However, Fell admitted in History in The Rocks, a television documentary about a similar petroglyph in Colorado, that, “We’re guessing at the vowels.”
With ambiguous consonants and no vowels present one might be able to decipher what he expects to find, whatever that may be. For instance, at the end of some inscriptions, Fell sees the Ogham letter “L.” He adds two vowels of his own to the single consonant and gets “ele,” the word for prayer.
I tried a little vowel guessing experiment in English, by filling in vowels for the following “WSTVRGN.” “WSTVRGN,” could be translated as “West Virginia” or “Was it Vera again?” Scores of other possibilities exist. Even if the consonants were clear (which they don’t appear to be), dozens of conflicting translations would be possible.
Once the translations were made, a lot of gibberish was left over on both the Boone and Wyoming County petroglyphs which didn’t even closely resemble Ogham. Fell said he believed it to be a Scandinavian Bronze Age script called Tifinag, which translates into a North African Berber language, used by Norse seafarers.
Norse seafarers in southern West Virginia? Even more far-fetched, although there is evidence that Vikings were in North America around 1,000 A.D. There are accounts of early settlers in New England found Indians wearing Viking coins of the period as jewelry and a Viking trading post at L’ Anse Aux Meadows was unearthed in Newfoundland in the early 1960s.
But there is little reason to believe that Norsemen or any other Easterners would have ever ventured anywhere near southern West Virginia in their travels. In Europe, Vikings seldom ventured far from their vessels and their inland travel was restricted to the farthest point up rivers they could sail from the sea. No such routes exist into West Virginia from the Atlantic or Gulf of Mexico.
The geography of the region would probably have kept any Celts out as well. There is a reason Daniel Boone gained widespread fame for discovering
the Cumberland Gap. The Appalachians form a nearly impenetrable barrier for travel westward from the Atlantic. Only a handful of passes exist along the entire length of the chain. Provided these explorers did venture on foot and did find one of the passes, they would likely have followed the course of a river, any conceivable route of which would have taken them far to the north or south of Boone and Wyoming Counties.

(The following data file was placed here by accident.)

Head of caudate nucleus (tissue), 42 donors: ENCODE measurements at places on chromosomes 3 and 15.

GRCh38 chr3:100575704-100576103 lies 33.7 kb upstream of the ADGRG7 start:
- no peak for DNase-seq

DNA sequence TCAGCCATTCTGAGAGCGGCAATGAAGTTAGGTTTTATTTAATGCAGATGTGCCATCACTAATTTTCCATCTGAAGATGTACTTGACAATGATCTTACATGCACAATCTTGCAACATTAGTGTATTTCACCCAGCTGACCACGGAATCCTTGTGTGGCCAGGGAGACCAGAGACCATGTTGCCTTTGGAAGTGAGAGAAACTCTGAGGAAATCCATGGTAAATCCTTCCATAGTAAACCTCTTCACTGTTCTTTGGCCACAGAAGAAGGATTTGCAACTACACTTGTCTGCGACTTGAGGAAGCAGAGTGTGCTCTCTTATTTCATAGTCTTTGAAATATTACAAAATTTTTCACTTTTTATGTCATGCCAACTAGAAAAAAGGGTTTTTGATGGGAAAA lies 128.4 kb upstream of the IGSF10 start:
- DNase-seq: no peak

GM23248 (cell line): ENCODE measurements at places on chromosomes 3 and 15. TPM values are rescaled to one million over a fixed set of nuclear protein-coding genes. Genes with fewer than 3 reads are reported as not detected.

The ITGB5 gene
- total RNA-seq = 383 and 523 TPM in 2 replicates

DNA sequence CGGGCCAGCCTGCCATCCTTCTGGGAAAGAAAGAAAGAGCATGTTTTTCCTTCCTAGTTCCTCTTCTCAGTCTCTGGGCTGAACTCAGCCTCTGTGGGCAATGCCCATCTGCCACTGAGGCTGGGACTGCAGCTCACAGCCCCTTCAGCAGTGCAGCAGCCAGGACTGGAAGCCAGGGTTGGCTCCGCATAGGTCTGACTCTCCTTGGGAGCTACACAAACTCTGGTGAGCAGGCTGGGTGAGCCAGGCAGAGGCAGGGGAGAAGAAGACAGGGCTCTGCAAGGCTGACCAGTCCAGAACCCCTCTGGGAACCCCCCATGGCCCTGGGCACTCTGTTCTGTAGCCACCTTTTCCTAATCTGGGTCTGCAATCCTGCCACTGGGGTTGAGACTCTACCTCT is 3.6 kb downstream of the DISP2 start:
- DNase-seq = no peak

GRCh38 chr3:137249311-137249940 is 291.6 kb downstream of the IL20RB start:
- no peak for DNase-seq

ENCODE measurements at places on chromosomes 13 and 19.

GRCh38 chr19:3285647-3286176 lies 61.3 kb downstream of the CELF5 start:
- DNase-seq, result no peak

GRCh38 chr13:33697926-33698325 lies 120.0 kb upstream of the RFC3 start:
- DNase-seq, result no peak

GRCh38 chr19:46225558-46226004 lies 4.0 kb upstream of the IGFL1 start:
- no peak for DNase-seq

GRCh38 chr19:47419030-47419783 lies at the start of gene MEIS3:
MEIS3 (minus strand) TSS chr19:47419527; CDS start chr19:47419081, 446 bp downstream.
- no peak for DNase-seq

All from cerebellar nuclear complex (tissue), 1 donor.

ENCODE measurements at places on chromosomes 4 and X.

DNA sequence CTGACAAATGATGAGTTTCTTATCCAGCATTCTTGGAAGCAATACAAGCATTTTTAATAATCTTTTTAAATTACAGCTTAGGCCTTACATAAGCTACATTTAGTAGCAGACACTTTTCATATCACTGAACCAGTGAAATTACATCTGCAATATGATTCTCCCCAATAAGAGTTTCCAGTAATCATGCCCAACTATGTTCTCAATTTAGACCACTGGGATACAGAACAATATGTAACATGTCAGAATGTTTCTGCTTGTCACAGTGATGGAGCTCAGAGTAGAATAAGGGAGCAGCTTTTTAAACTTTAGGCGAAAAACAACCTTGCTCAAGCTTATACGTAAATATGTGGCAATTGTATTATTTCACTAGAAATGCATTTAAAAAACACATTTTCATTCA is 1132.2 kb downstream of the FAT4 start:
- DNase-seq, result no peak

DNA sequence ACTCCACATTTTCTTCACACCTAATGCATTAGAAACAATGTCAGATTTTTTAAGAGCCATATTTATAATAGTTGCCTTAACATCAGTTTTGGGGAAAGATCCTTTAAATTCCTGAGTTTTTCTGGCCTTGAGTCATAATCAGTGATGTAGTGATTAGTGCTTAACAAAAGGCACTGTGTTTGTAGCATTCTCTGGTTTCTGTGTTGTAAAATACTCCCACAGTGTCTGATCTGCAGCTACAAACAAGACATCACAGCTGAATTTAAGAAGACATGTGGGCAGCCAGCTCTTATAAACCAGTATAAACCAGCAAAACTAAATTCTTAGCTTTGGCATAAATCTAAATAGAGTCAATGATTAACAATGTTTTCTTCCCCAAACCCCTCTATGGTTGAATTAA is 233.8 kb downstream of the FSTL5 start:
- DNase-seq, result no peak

But let’s say the Vikings or Celts did walk the only possible westward route into southern West Virginia from the Atlantic, the James River, which flows from its headwaters along the West Virginia-Virginia border into the Chesapeake Bay. They would have to somehow cross the New River Canyon, which a mere two decades ago took an hour to cross by car and a thousand years ago, almost impassible by foot. Had they skirted around it, they would have bypassed Wyoming and Boone Counties miles to the north.
There is even less reason to believe that Vikings and Celts had settled somewhere in southern West Virginia, which might have been necessary for them to have enough spare time to carve the intricate petroglyphs.
At about the same time that Fell says the petroglyphs were carved, the Adena Moundbuilders, a native tribe of farmers who lived in the Kanawha Valley in West Virginia, would have been at the height of their civilization.
If for some reason, these supposed Celtic settlers were driven away, this might explain why they passed up a continent of fertile land, near a waterway to live among the craggy hollows of Boone and Wyoming Counties.
But, had they remained in one place long enough to carve the petroglyphs and host the Norse visitors centuries later, they must have left evidence of their stay. They would have left tools, structures, weapons. There should be some evidence of Indian words with Celtic roots.
They might have brought with them diseases from Europe, yet there is no evidence of any possible plagues for another five or six hundred years, when the Adena Moundbuilders mysteriously vanish. If these people had roamed the countryside as Fell says they did from the East Coast to Colorado, there should have been much contact with natives and a widespread exchange of germs.
No doubt they would have known how to make iron. Their would be a constant need for it, to replace ploughshares, make swords, arrowheads and even armor. Yet, no evidence has been found of them excavating iron deposits or building iron smelting ovens. They would have known how to cut stone.Yet, no castles or quarries have been found.
Still, someone took the time to carve these intricate symbols into rock. It probably wasn’t the Celts, or the Vikings, but regardless of their origin, these petroglyphs are spectacular. Who built them and why remains a mystery and there are still no good answers.
There are countless tales and sagas of Europeans traveling across the Atlantic. Viking sagas speak of contact with North America, which later turned out to be true. It is hard to believe that out of a world full of brilliant sailors, no one else ever made the journey or was blown off course and landed in North America.
However, that doesn’t verify that these West Virginia petroglyphs were created by Vikings. In fact, it seems highly improbable.